The book’s only been out since March. I have been asked about being translated a few times, but saying any more would be premature. But I’d be curious to see how translators would take on the book. I believe it’s not an easy book to translate because of all the puns and languages in play. But the best translators are also brilliant creative beasts, writers with minds and thoughts very much their own. And these people may have solutions far more interesting that anything I might come up with, cheat codes to make the work sing in multiple tongues.

You will be aware that translations are huge in Malayalam. Are you quite familiar with Malayalam Literature? Especially the translations? Would you like to be translated into Malayalam? What are your expectations about the reader in Malayalam?

I don’t read Malayalam, but I’ve read translations of Benyamin, M.T Vasudevan Nair, O.Vijayan and Kamala Das’s work(s).

I’ve also read and looked for translations from other languages whenever the opportunity presented itself. If you browse my bookshelf, you’ll find a bunch of other Malayalam writers peeking out too, writers I haven’t read, but need to at some point:K.R Meera and Thakazhi Sivasankara Pillai for instance.

It’s important to me that the book gets translated into Malayalam. I don’t have special expectations for the Malayalam readership. They are allowed to like or dislike the work, but hopefully there will also be some conversation around it. Basically, judge it as they please. But I’d be curious to see how the book sounds in Malayalam. If it gets translated into my family’s primary tongue, I’ll probably have someone read the book out loud to me.

I sense (in Temporary People) a lot of bottled up emotion I cannot fathom, frozen into a neutral mood, which borders on the bleak, in a distanced voice.  Is that anger? If so where does it come from?

Rage, or anger, is a complex response, often built over time. Sure, the book’s about people unhappy with their situations, but I would argue the book’s also about people trying to figureout their respective situations,and children trying to sort out their own problems. And the work is also about people trying to find their place in the city, or trying to hold on to the place(s) they came from, with the help of stories, and memories. Sometimes these recollections are painful, which may explain the bleakness. Sometimes talking about the present stirs up anger, which may explain the rage. And often, time away from the homeland produces a peculiar kind of distance from everything that used to be familiar. And when you come from a family like mine, when you’re writing a book like this on another continent, convinced you’ll never live in the same country as your immediate family because you’re not sure how to return, bits of you end up in the book too. 

When I read Anna’s story, what struck me was the gender aspect of the word ‘fallen men’. ‘Anna had a superb track record of finding fallen men’. There is a terrible pun on the phrase as I see it. Was that some form of symbolism used intentionally? Is there a real-life backstory to Anna?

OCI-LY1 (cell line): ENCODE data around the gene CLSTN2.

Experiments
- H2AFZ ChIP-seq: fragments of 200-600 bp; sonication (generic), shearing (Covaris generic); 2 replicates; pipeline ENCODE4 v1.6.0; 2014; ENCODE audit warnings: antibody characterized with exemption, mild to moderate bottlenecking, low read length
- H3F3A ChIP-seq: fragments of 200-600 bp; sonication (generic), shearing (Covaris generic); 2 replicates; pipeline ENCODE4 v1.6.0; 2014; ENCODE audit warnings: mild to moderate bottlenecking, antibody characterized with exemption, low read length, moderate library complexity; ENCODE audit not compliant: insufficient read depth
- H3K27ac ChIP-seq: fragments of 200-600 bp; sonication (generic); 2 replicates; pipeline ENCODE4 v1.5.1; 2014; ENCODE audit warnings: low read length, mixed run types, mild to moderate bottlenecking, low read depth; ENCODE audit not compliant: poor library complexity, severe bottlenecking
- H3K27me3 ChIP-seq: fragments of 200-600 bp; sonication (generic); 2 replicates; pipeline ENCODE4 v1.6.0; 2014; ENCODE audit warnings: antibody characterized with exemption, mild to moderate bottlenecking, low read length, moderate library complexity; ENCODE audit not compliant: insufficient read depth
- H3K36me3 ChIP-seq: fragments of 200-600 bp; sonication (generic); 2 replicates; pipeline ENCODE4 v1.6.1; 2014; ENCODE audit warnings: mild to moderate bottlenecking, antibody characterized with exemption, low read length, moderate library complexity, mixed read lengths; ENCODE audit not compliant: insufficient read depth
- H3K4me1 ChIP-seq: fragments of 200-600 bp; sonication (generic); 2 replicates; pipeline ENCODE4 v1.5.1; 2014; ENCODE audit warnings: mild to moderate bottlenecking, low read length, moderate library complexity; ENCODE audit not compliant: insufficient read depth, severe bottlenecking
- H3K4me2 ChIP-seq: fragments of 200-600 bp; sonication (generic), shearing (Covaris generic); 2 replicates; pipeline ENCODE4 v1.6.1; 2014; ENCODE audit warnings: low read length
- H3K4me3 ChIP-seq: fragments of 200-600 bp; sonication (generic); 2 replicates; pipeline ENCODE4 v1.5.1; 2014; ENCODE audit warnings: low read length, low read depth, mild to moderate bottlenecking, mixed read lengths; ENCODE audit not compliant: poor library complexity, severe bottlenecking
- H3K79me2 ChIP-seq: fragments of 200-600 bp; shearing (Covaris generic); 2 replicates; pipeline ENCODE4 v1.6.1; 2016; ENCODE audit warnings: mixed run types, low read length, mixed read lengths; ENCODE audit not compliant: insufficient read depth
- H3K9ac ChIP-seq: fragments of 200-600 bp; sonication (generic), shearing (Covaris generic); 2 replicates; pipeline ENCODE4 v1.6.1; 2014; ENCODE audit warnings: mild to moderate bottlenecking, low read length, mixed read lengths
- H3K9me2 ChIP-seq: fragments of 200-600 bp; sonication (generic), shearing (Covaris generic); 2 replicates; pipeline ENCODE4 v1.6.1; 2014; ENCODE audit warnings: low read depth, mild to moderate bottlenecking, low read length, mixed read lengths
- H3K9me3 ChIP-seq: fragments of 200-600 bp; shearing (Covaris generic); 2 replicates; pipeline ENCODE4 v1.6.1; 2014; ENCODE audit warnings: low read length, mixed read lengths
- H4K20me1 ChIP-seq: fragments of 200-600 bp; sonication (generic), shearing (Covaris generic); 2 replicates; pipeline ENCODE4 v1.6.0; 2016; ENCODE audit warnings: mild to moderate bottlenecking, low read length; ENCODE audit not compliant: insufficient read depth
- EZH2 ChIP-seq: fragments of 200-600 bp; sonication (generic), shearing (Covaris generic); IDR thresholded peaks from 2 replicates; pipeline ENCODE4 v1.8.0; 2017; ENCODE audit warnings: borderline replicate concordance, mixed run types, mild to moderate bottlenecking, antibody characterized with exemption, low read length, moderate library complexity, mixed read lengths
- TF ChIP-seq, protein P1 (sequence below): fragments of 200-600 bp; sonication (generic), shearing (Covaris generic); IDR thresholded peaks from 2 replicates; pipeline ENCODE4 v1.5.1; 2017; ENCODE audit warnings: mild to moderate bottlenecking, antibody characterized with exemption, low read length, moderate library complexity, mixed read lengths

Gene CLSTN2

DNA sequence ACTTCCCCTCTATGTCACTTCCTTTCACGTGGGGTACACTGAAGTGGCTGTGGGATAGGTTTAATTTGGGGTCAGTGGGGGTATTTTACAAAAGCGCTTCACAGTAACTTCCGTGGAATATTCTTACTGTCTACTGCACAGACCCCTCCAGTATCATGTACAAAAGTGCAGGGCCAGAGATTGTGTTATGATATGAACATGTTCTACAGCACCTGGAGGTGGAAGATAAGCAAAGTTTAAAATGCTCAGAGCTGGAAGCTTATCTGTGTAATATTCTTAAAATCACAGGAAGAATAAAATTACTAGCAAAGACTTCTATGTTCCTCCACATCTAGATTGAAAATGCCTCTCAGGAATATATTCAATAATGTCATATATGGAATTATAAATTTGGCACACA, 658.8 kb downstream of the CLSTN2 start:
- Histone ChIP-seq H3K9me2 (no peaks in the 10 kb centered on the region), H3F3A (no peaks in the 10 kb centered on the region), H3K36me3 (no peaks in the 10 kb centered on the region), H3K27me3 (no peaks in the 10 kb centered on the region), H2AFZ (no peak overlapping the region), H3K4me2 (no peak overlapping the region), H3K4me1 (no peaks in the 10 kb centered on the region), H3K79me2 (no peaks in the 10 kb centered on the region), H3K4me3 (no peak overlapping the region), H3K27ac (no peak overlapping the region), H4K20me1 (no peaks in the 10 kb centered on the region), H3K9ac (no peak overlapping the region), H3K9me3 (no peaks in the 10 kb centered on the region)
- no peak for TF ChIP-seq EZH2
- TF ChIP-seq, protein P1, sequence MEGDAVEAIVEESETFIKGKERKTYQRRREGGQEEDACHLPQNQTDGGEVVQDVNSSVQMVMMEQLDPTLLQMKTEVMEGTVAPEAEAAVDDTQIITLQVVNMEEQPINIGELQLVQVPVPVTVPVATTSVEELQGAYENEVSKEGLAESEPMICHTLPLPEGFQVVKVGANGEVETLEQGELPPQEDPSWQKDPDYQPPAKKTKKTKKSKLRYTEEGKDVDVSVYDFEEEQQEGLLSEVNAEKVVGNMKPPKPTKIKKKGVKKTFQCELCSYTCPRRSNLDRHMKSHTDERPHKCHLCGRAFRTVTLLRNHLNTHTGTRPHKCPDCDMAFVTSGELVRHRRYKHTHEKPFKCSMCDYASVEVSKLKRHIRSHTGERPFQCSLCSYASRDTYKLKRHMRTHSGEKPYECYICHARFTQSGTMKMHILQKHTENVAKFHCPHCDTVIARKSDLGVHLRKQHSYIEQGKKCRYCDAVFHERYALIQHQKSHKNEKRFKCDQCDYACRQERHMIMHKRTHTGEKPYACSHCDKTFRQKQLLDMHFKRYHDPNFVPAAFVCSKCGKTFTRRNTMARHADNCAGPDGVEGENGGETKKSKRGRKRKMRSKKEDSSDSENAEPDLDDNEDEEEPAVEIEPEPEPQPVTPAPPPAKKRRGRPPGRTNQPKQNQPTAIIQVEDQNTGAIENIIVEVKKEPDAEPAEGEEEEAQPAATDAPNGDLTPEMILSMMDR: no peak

There’s no real-life Anna, but there ought to be. I suppose I wanted to write about a woman/person who existed without fanfare, someone who genuinely cared about people, a person with hopes and dreams, someone who listened, lived for others so to speak, yet flawed. Someone like my amma, who never worked a nine to five gig in the Gulf, like my father, but raised two kids by herself, and looked after her husband. My mother is my family’s rock, but you wouldn’t know it. You asked me earlier about my influences. I think the way I do primarily because of my amma, who doesn’t share many of my beliefs, but allowed my mind to roam. I never understood that kind of acceptance as a kid. As an adult I’m none the wiser. What I’m saying is that I wanted to write a chapter about a woman who took care of men in a city of men, but someone who was also fiercely independent. I am not saying I wrote about my mother but I wrote about someone as strong-willed as my amma. Sometimes you don’t know why you write the things you write. I suppose you could also say I wanted to write a story about men who made buildings, looked after by a certain kind of woman, the kind that rarely nabs the headlines.

Your use of language has been referred to in a review as the ‘language of exile’. How did you go about polishing it? Was there a fear of rejection as you decided to use it?

When I wrote the book, I didn’t think I was writing in the language of exile. I mean, I write and speak a certain way because of my background. Malayalam’s important to me., butI think in English. And my brain switches back and forth between both tongues, and others too, but the multilingualism isn’t a front. My tongue needs to speak other tongues to feel comfortable. I also need to hear other tongues to feel complete.  But you also need to understand I was writing about a city that sounds a certain way. I wanted to capture that on the page. I wanted readers to respond to the noise. Or wonder about the possibilities of having multiple languages in operation on the page, and why the writer was doing that. But did I write in the language of exile? Truth is, I don’t know.

I don’t think I feared rejection. I was more frustrated by the assumption and adviceof well-meaning folks that English needed to be written a certain way, or the city of Abu Dhabi needed to be explained better to make the text more accessible to a foreign readership. But I refused to italicize any of the foreign words because those words weren’t foreign to me. And highlighting them meant I was writing a different kind of book. And I didn’t want a work about languages and people to compromise on how the languages were going to be presented, because that would have meant the book didn’t want to take a stance.  And I wasn’t ashamed or bothered by the Malayalam or the Hindi or the Arabic in the book, so why highlight them?  And I didn’t want to explain Abu Dhabi because I wasn’t writing a tourist brochure, or a travelogue. All I knew was that I was writing something readers needed to take their time with, because when I was writing the book, when I didn’t know it was a book,and when I was writing the book, when I knew it was going to be a book, everything – down to every word, punctuation, sequence, architecture, form– mattered.